Henry Butler ranks among the titans of the New Orleans piano tradition. Even though he has lived elsewhere since Hurricane Katrina — first Denver and, since 2009, Brooklyn — he keeps abreast of the city's music and the larger issues that affect it.

Which is why he agreed to headline Thursday's "Save Our Sponge" benefit concert for the Woodlands Conservancy, the nonprofit land trust organization that works to preserve Louisiana's coastal hardwood forest ecosystem, which, in turn, helps protect the greater New Orleans area from storm surge and wind.

Thursday's event at the People's Health New Orleans Jazz Market, 1436 Oretha Castle Haley Blvd., opens with a 6 p.m. patron party featuring the Jason Marsalis Trio. The general admission show, with tickets starting at $25, is from 7:30 9 p.m. to 9 p.m.

In what will be Butler's first local appearance since October, he'll perform a solo set that tilts toward the rhythm and blues end of his broad musical spectrum, which also encompasses jazz, classical music and just about everything in between.

"It will be a normal Henry Butler in New Orleans set," he said by phone from New York recently. "We're not going to do much jazz. We'll keep it toward a roots-based set."

The show comes at a challenging time for Butler personally. In 2015, he was diagnosed with colon cancer. Surgery and chemotherapy followed. In late 2016, he learned that the illness had returned, in the form of stage IV metastatic colon cancer; a scan turned up nodules on his liver.

A few days after his Woodlands Conservancy show in New Orleans, and after a concert to benefit him in New York, he'll depart for Germany. There, he is to undergo thermotherapy treatment and other alternative therapies that, he believes, will have far less serious side effects than the chemotherapy regimen his American doctors have recommended. The hospital, he's happy to report, has a piano where he can practice during the treatments.

If all goes well, he'll be back home in early March. Though he's canceled or postponed a handful of gigs because of his illness, he's optimistic that he'll be able to perform as scheduled starting again in March, including a show at the 2017 New Orleans Jazz and Heritage Festival. He just played a three-night stand at the Jazz Standard in New York with trumpeter Steven Bernstein and the Hot 9.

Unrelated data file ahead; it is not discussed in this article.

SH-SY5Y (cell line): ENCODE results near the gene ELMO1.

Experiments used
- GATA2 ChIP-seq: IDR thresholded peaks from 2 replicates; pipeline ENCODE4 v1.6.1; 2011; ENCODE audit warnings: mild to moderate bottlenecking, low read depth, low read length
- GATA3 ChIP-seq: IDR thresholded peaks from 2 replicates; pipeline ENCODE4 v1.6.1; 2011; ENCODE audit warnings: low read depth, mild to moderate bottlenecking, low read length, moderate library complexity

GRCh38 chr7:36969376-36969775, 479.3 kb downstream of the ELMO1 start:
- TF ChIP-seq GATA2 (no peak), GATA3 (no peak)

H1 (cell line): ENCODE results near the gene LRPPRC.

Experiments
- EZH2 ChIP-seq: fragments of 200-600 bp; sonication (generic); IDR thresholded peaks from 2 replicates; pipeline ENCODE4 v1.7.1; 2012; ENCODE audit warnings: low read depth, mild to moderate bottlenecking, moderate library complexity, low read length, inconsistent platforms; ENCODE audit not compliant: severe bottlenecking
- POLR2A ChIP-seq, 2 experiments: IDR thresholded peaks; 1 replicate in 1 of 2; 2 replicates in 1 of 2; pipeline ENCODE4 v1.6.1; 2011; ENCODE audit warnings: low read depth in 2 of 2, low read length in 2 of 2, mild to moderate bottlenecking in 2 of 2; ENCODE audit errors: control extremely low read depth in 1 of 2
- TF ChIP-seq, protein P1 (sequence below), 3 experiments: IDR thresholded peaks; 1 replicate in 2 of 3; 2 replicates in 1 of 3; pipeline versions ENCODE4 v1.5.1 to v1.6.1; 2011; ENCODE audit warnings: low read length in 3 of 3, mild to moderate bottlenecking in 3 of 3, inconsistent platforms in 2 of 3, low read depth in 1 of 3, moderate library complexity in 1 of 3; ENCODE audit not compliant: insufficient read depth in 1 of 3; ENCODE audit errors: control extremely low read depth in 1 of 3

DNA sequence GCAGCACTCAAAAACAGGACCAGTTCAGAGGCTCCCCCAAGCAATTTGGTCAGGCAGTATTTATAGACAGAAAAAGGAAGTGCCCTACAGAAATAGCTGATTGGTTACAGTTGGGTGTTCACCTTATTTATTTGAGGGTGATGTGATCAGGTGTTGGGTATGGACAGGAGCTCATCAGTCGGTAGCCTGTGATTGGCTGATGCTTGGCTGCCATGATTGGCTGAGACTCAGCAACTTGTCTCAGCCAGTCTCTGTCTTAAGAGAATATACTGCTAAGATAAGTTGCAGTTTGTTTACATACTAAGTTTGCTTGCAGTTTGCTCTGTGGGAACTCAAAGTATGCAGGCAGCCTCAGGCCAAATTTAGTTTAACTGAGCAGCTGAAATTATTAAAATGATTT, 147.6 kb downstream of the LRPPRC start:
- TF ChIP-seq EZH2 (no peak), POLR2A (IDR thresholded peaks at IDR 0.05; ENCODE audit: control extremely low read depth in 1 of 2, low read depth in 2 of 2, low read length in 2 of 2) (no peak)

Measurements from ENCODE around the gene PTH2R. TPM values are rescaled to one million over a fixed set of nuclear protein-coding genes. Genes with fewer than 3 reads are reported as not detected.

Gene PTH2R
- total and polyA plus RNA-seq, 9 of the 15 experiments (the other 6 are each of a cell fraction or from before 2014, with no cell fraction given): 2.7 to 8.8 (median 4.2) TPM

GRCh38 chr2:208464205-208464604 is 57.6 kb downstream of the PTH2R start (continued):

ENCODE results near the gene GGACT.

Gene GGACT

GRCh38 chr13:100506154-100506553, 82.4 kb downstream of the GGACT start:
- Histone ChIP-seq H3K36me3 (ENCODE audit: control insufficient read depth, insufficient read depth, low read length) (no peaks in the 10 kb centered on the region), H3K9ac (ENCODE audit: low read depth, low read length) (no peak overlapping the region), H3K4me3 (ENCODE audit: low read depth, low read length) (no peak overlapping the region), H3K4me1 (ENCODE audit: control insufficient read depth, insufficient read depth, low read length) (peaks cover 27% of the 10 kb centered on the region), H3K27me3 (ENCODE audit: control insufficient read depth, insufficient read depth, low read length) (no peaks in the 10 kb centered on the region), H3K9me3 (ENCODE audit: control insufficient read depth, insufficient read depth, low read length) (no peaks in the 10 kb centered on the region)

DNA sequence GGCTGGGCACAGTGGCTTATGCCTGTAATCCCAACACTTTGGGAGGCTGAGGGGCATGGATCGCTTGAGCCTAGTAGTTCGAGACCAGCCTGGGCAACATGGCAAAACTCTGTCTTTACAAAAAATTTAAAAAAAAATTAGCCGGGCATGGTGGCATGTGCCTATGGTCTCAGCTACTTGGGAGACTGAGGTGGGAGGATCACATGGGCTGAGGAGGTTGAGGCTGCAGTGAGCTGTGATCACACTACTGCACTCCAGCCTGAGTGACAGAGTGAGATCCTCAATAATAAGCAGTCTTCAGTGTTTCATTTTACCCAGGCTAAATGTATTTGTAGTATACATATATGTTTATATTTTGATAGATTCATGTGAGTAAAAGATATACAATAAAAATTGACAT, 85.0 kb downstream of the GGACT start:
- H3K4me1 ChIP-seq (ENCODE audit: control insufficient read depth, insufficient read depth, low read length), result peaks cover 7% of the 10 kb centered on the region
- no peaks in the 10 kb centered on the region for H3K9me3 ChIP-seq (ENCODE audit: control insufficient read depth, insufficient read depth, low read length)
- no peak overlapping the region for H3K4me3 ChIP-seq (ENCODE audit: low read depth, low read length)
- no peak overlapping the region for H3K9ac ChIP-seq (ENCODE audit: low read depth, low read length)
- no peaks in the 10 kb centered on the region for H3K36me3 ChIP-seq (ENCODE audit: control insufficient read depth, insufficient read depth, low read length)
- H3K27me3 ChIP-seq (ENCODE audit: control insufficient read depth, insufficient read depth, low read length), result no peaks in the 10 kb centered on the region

"It's another test," Butler said of the cancer's return. "But I'm feeling confident. I'm confident within myself and confident with what the doctors are saying. I'm feeding off their confidence. We're going to kick some ass."

Butler is well-accustomed to persevering over personal challenges. His blindness was not an impediment to building an international career or even to taking up photography as a hobby.

For the past few months, he's been writing material for his next album. "I'm going to keep working my butt off so I can keep making music in America great."

Meanwhile, the more than 500 people who contributed to a GoFundMe campaign to help with his medical and travel expenses — the amount raised surpassed the $35,000 goal — will receive an exclusive body of material as a thank-you from Butler.

He doesn't make it down to New Orleans much these days, in part, because he no longer has a place of his own. But also, he must avoid the city's temptations. "When I come to New Orleans, I feel like I have to eat and do things that make me gain weight. Right now, I'm trying to take care of myself. My diet has changed a lot."

It's mostly vegetarian, with a little chicken and fish. No white sugar, so most desserts are out. So is red wine. "I'm feeling so good now I might not ever go back to white sugar," he said.

After undergoing treatment in Germany, he and his doctors will assess his condition. He's hoping to avoid chemotherapy, "because I don't want to beat up my body like that. If I need it after I get back from Germany, then I'll do it."

But he anticipates coming back from overseas as "a new guy."

Since his diagnosis became public, "everybody's been wonderful and very positive," he said. "I'm really optimistic about all of this."

'Save Our Sponge' featuring Henry Butler

What: A benefit for the Woodlands Conservancy

When: Thursday (Feb. 2), 6 p.m. patron party with the Jason Marsalis Trio, 7:30 p.m. main concert with Butler.

Where: Peoples Health New Orleans Jazz Market, 1436 Oretha Castle Haley Blvd.

Tickets: $25 general admission, $125 patron, via EventBrite

Follow Keith Spera on Twitter, @KeithSpera.

Keith Spera writes about music, culture and his kids.